Material: Viewers of the Dennis Leary TV show Sex & Drugs & Rock & Roll will have heard Liza Colby’s voice before without necessarily knowing it. Colby provides the singing voice for Leary’s screen girlfriend Ava (played by Elaine Hendrix) and, while that show has received mixed reviews to say the least, no one can deny that Colby, through Ava, is belting out the songs. On stage, she’s a thrill. There are no songs that, the next day, have stuck around in the memory banks, but it’s all about the whole. This is blues-rock that sits somewhere between Tina Turner and Janis Joplin––husky, raw, sensual and authentic. She means every single word she sings, and that translates positively into the music even when the melodies aren’t sinking in.
Musicianship: Colby has a wonderful singing voice and she’s a tremendous performer, and so it’s easy to focus all of the attention on her, but behind and alongside her are three talented musicians, framing everything she does. Roth and Morton are a powerful rhythm section, and Morton chimes in with harmony vocals too. McCaffrey is actually a magnificent guitarist, the Slash to Colby’s Axl. His frills offer the perfect foil to her showmanship. It’s no surprise that Colby refers to her band on-stage as a “well-oiled machine.”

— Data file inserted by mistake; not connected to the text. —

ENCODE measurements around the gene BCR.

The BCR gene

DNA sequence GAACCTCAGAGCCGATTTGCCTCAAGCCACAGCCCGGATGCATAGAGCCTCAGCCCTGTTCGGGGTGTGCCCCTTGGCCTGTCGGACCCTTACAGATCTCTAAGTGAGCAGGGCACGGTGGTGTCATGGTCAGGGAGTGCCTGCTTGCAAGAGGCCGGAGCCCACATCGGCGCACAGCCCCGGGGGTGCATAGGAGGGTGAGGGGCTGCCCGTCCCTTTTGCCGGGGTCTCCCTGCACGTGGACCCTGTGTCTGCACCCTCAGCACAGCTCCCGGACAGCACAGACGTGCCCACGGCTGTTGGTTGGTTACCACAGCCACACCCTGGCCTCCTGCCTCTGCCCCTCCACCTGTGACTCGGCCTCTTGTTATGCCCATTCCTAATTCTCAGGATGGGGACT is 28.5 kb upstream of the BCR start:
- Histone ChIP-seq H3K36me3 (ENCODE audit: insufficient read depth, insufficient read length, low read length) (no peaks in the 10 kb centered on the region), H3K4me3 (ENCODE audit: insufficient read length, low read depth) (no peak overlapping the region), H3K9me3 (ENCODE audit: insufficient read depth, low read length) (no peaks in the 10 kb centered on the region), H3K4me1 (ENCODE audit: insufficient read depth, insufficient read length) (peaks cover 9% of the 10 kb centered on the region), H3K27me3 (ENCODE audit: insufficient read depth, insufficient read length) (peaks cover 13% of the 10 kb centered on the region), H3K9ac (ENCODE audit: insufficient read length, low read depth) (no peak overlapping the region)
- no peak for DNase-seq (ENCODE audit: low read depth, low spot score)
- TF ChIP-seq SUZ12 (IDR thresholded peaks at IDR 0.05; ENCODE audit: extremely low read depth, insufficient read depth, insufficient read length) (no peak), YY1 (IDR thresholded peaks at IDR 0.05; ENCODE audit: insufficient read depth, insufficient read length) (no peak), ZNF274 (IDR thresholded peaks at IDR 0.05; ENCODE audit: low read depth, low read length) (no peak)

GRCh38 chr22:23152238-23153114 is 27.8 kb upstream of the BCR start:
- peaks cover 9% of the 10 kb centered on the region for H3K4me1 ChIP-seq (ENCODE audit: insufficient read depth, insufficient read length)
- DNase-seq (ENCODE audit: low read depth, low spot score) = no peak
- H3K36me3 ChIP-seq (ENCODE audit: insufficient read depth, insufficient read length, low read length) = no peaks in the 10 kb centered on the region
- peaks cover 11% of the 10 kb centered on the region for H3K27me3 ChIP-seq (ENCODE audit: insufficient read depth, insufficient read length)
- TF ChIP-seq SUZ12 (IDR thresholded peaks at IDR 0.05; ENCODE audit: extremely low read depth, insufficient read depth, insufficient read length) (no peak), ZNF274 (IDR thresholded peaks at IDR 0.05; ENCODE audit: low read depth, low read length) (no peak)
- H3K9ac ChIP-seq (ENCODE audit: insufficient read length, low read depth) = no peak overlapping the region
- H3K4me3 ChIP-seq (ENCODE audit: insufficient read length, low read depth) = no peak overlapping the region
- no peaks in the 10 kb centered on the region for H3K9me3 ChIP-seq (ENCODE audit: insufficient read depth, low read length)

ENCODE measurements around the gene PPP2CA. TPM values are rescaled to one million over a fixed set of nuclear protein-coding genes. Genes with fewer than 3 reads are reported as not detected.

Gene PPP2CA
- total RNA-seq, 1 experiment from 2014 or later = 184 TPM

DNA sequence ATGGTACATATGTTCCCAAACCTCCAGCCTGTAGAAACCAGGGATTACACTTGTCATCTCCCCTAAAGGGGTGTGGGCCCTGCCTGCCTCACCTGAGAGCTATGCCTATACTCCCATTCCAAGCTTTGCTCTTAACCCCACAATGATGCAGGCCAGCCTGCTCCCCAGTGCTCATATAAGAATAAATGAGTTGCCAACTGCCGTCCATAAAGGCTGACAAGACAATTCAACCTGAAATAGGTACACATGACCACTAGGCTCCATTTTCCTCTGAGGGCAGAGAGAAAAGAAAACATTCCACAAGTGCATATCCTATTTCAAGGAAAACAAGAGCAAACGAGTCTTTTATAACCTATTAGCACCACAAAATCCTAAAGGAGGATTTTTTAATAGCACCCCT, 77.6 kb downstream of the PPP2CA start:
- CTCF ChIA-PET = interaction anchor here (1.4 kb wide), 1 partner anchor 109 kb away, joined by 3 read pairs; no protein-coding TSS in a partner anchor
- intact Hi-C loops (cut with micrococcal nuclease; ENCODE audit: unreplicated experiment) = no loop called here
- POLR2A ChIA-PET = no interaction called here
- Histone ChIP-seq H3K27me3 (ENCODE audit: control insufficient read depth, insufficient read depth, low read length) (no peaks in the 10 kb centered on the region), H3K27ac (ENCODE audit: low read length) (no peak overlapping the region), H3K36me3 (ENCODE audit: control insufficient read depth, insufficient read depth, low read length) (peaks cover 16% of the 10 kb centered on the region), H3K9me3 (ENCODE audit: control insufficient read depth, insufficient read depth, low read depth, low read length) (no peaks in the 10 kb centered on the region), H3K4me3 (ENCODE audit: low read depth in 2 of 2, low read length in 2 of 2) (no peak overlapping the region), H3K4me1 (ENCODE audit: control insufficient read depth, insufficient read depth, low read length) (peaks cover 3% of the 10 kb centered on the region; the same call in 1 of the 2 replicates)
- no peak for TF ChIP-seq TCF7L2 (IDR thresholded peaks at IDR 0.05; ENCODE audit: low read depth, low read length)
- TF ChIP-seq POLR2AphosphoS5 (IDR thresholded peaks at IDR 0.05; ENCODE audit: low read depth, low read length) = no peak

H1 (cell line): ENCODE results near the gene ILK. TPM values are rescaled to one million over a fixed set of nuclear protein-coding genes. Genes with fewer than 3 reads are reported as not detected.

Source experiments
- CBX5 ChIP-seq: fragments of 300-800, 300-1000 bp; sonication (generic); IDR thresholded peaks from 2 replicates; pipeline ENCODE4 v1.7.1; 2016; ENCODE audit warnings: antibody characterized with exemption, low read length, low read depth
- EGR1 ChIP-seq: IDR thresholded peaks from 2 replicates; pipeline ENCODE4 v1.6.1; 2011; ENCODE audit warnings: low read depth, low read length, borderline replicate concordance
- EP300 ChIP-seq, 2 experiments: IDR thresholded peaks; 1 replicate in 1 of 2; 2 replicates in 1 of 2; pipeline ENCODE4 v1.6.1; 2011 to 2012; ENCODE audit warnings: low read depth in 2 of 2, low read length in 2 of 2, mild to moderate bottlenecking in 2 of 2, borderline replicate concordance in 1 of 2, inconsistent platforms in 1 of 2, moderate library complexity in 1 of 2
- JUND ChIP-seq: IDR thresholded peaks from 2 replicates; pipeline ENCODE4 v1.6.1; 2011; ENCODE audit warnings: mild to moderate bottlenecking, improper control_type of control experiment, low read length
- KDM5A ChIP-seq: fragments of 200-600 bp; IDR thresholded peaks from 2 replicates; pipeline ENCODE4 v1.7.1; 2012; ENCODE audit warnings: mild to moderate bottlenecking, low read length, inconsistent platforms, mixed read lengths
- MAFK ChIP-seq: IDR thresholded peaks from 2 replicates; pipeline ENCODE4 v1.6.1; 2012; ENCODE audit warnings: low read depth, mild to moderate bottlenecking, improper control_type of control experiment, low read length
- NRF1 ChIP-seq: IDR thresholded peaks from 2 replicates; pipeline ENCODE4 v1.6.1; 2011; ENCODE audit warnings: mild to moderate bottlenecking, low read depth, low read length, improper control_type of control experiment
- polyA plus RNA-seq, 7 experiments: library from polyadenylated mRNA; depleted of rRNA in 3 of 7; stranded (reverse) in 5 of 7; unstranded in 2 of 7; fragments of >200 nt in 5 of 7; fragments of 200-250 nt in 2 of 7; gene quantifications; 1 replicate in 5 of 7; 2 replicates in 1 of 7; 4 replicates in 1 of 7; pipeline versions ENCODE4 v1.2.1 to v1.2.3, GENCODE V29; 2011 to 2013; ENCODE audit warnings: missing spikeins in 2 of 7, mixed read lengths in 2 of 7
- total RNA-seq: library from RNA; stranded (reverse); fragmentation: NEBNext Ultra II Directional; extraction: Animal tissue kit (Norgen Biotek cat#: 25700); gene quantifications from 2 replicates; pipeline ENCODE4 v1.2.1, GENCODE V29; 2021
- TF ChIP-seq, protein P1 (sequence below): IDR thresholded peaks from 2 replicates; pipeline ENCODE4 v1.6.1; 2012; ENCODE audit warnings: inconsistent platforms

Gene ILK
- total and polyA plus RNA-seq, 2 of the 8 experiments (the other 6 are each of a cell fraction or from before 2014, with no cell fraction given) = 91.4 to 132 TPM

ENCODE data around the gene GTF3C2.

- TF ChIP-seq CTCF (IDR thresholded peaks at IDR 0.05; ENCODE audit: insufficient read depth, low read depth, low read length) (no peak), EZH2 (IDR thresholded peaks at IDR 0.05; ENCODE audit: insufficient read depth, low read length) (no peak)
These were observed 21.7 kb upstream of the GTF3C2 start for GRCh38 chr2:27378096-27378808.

Performance: This is what it’s all about. Colby is the consummate performer. She has the crowd in the palm of her hand from the moment she sasses on stage wearing a black swimsuit and heels. Colby writhes and gyrates, humps and moans through the set like she’s literally having an intimate moment with the music. She’s also strong and in-control — she’s doing this her way, so it’s in no way uncomfortable. By the time she jumps off stage and gets in the faces of a few attendees, the overriding feeling is, “Of course she did that––this is her room.” Her strut, like aspects of her vocals, is Tina Turner-esque, but Colby isn’t copying anyone. She’s simply making people pay attention.
Summary: The Liza Colby Sound have all of the ingredients in place to warrant a run at some larger success. It’s already a phenomenal live band. Again though, the songs aren’t massively memorable, so the writing needs some extra attention. Maybe that will come with time.